It is unlikely that we'll ever be able to reconcile these two perspectives, which is the source of mutual incomprehension. When we use the words "marriage" or "homosexuality", we're not even talking about the same things. The question we need to ask is, how can we achieve a state in which both sides of the argument can live their lives as they wish?

(p.s. Reading your blog, I realise that you want to demonstrate some sort of philosophical superiority in these arguments, but please trust me when I say that you're not up to it.)

Seth said...

heterosexuality as something inherent to somebody's being

I think I'd feel comfortable arguing that heterosexuality is also not 'inherent' but rather behavioral, or the result of desire fulfilled in action.

axisoflogos said...

anonymous, thanks for interacting.

rhology, feel free to cut me off if this thread goes too many directions.

Your point [about adultery] is obscure. Perhaps you could clarify it.

By providing a parallel example where (assumed) heterosexual orientation is used, it can be seen that: (1) the issue is the behavior rather than the orientation (2) there is common recognition that genetic or other predispositions do not confer unlimited rights to the individual, even for heterosexuals. Acting out all possible impulses (theft, murder, sexuality, etc.) is not beneficial to the health of the overall society and is normally restricted.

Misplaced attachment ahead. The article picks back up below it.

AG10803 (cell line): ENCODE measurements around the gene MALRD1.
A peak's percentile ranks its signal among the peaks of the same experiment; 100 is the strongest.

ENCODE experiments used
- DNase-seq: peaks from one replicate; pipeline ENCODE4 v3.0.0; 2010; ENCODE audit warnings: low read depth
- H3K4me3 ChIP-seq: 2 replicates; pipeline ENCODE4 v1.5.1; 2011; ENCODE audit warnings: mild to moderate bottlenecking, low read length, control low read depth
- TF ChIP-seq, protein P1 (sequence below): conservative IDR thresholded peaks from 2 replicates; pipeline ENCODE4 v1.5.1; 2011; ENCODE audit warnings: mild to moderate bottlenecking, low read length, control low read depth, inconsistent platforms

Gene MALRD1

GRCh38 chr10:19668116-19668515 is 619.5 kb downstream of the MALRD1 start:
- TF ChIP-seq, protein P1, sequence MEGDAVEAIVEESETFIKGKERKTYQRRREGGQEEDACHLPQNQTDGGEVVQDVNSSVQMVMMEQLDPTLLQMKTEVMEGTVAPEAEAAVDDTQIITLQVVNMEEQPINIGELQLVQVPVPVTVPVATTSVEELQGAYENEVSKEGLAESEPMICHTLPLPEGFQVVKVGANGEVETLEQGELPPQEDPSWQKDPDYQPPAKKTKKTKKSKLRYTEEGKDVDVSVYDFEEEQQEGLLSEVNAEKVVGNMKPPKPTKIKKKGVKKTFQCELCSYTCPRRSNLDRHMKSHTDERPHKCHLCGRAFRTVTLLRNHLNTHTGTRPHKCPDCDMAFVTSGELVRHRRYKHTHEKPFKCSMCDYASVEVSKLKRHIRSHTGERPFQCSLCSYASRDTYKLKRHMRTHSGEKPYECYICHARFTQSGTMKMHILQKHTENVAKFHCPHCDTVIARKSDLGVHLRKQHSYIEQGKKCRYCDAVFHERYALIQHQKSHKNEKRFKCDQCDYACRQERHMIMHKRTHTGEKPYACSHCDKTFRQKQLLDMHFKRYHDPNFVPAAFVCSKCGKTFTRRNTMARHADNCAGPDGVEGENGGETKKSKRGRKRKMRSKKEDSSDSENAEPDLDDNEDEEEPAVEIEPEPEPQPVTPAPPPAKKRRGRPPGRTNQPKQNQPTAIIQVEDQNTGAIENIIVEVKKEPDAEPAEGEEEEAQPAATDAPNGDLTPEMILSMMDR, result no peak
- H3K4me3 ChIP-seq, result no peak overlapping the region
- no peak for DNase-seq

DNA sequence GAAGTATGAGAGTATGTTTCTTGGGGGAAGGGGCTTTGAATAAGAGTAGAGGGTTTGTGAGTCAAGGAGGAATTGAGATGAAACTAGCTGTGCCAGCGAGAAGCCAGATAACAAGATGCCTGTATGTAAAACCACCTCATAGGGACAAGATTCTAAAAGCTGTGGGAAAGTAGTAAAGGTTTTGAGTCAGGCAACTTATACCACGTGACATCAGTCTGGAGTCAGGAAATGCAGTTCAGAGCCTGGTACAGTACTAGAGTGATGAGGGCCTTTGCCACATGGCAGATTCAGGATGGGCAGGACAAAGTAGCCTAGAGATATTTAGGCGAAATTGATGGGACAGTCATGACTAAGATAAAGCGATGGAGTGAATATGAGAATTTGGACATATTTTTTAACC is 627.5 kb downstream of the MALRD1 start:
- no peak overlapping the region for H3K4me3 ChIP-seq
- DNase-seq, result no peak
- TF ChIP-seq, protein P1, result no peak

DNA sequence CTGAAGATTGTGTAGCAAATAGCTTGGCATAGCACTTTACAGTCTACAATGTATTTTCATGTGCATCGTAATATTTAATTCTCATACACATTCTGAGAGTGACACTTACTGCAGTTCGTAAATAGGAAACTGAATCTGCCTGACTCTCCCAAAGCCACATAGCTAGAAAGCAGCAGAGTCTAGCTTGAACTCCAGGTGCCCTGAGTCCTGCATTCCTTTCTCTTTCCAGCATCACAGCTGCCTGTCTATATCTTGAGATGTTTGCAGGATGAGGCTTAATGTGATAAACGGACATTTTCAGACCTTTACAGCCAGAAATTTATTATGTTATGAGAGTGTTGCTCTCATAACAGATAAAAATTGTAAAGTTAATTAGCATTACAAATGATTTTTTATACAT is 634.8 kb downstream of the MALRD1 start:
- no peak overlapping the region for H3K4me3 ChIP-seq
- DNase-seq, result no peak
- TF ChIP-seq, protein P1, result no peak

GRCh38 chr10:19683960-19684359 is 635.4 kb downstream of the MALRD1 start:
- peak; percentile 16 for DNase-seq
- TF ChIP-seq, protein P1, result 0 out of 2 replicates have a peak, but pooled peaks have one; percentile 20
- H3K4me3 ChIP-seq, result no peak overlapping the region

There are also interesting discussions around consent in these illustrations:

In the broader case relating to homosexuality, society implies relationship. The smaller society (marriage) is connected to the intermediate society (state) and then to the universal society (world). Is consent needed from the rest of society before any homosexual behavior is tolerated? If consent is by vote, what percent consent is required? If 51% approval is the threshold, and this is gained from the society for the recognition of gay marriage along with all the associated privileges, must the 49% confer the right in perpetuity? Rights are difficult to take back once granted!

If 51% decide later that it was not such a good idea, can the new majority create legislation that makes homosexual behavior illegal in perpetuity? If the 49% are better armed and cull the population of the 51%, then vote on legislation making such re-balancing a primary social principle, where does the argument go?

In the second case using adultery, let the spouse be either opposite or same sex, two couples are involved, two people are in an adulterous (non-exclusive) situation. Consent has not been sought from the non-participating spouses. Do the NP spouses have any grounds to complain if relationships are solely defined by consent (i.e., is there a moral issue here)? What if one NP spouse provides consent, but the other does not? Simple majority rule?